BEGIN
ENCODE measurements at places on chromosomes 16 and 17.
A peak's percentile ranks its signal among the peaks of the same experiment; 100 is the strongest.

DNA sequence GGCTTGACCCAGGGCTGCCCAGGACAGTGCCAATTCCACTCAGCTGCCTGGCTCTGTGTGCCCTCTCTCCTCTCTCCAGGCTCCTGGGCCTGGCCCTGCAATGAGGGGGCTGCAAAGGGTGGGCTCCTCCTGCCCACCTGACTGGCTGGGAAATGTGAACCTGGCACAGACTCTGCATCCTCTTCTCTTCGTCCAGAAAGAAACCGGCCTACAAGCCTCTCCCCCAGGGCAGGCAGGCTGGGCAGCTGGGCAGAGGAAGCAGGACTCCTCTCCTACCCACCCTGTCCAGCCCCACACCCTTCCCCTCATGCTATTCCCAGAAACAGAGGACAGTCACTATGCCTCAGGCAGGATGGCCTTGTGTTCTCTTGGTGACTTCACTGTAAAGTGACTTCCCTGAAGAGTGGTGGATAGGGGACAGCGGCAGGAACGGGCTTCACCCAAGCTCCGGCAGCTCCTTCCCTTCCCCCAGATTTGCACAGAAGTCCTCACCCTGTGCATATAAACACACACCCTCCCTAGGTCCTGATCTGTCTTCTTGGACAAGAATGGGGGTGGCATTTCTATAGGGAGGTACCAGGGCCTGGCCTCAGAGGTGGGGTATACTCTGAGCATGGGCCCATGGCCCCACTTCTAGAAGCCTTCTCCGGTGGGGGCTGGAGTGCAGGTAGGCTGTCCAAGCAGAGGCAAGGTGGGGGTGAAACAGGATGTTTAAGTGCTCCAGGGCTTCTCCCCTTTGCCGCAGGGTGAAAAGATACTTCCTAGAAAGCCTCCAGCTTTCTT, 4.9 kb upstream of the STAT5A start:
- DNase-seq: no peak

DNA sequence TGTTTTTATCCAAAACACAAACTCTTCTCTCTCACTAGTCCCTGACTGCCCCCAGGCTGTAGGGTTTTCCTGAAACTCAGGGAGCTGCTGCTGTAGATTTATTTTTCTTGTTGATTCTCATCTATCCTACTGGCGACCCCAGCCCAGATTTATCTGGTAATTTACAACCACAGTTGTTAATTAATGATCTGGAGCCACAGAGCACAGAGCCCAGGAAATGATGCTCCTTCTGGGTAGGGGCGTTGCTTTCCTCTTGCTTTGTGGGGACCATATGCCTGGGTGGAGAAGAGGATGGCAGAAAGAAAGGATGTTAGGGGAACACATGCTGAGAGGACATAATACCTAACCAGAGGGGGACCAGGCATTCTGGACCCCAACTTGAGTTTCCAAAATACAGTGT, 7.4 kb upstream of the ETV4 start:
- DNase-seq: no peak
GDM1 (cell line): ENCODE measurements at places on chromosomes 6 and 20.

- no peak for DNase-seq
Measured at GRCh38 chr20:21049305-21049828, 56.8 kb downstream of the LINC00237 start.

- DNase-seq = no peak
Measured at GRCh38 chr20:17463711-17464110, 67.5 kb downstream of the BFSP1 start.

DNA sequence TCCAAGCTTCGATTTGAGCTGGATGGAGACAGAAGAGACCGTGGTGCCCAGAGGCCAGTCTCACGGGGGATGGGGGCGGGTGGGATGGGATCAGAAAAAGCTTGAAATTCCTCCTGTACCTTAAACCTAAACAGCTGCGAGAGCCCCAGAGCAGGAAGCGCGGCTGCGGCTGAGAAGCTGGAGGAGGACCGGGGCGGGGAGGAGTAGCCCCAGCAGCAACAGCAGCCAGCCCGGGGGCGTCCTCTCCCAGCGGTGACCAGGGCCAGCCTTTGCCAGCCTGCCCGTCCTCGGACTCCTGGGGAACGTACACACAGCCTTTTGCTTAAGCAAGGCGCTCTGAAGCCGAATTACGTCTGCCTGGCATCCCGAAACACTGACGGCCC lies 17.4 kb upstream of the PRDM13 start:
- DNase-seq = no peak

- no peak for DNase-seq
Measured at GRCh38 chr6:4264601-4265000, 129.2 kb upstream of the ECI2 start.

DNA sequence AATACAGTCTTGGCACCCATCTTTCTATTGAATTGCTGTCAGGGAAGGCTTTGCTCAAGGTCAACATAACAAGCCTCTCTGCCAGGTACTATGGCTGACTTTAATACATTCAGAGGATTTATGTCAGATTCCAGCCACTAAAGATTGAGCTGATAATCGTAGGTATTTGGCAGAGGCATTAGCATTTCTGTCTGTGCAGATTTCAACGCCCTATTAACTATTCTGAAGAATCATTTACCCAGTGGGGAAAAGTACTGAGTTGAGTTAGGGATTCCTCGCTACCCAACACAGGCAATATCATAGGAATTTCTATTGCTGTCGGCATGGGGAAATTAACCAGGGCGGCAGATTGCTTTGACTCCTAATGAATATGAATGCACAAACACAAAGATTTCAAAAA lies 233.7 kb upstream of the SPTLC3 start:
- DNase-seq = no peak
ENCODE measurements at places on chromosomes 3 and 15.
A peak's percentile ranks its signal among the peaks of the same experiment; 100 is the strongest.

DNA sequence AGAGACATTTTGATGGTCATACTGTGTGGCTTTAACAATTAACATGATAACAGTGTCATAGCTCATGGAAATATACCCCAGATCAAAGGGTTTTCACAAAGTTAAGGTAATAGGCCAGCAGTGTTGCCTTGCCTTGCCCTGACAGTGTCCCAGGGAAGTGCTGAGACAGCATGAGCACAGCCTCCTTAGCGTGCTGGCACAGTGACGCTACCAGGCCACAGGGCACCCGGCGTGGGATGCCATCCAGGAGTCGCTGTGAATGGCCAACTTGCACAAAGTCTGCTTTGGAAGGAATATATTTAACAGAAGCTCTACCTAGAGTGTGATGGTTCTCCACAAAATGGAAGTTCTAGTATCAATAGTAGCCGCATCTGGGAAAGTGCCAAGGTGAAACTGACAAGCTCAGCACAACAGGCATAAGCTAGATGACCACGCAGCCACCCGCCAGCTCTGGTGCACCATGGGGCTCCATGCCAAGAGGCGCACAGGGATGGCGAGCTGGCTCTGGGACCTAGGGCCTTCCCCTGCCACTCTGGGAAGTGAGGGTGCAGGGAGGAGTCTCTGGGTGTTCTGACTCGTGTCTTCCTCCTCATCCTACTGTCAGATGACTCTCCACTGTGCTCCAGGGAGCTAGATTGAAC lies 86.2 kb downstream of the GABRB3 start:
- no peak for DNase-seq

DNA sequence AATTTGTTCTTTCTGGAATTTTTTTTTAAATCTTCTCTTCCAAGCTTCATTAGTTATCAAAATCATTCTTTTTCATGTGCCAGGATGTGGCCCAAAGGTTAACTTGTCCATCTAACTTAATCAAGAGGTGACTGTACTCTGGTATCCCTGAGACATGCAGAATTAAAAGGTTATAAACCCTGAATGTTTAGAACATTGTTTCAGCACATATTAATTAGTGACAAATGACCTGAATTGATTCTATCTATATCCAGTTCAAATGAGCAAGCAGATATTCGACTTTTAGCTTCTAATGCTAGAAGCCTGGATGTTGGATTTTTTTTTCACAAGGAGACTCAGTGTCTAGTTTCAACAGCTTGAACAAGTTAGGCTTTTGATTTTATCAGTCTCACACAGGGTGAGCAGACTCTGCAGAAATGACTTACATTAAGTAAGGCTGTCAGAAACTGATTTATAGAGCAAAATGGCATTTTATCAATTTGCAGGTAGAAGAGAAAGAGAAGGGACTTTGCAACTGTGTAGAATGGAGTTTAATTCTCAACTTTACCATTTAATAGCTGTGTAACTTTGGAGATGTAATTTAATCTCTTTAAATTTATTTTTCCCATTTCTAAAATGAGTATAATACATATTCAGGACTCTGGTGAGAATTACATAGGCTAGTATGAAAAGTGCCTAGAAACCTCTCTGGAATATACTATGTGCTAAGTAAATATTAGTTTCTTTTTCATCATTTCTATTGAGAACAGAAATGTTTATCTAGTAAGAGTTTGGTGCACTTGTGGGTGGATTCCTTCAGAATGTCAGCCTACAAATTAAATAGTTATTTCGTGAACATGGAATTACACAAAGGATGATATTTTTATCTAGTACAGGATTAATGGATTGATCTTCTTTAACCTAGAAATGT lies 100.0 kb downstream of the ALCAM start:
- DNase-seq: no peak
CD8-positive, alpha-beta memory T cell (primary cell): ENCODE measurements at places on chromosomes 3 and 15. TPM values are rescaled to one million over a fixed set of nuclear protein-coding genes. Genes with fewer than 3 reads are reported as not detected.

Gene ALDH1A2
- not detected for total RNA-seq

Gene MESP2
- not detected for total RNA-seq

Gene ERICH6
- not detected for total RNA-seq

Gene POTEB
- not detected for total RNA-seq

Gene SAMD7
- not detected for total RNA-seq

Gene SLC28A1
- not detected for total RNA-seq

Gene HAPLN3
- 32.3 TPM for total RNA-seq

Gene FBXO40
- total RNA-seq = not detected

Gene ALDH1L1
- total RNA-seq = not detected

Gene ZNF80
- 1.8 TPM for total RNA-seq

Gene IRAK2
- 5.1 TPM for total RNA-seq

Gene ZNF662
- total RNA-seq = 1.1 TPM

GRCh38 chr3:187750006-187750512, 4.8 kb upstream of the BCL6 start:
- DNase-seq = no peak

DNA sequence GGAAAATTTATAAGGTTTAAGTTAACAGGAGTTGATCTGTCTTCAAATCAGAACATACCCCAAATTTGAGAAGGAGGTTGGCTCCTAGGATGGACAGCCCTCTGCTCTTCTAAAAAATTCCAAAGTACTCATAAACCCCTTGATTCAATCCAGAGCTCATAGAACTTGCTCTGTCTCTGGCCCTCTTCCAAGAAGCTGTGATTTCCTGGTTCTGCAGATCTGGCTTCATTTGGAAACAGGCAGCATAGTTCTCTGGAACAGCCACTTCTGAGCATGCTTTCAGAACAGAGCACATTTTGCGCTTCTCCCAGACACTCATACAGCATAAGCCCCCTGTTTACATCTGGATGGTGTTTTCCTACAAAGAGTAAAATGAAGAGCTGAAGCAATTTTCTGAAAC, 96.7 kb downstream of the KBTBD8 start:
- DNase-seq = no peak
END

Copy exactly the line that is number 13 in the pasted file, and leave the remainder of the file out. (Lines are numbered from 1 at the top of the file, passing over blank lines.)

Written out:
- DNase-seq = no peak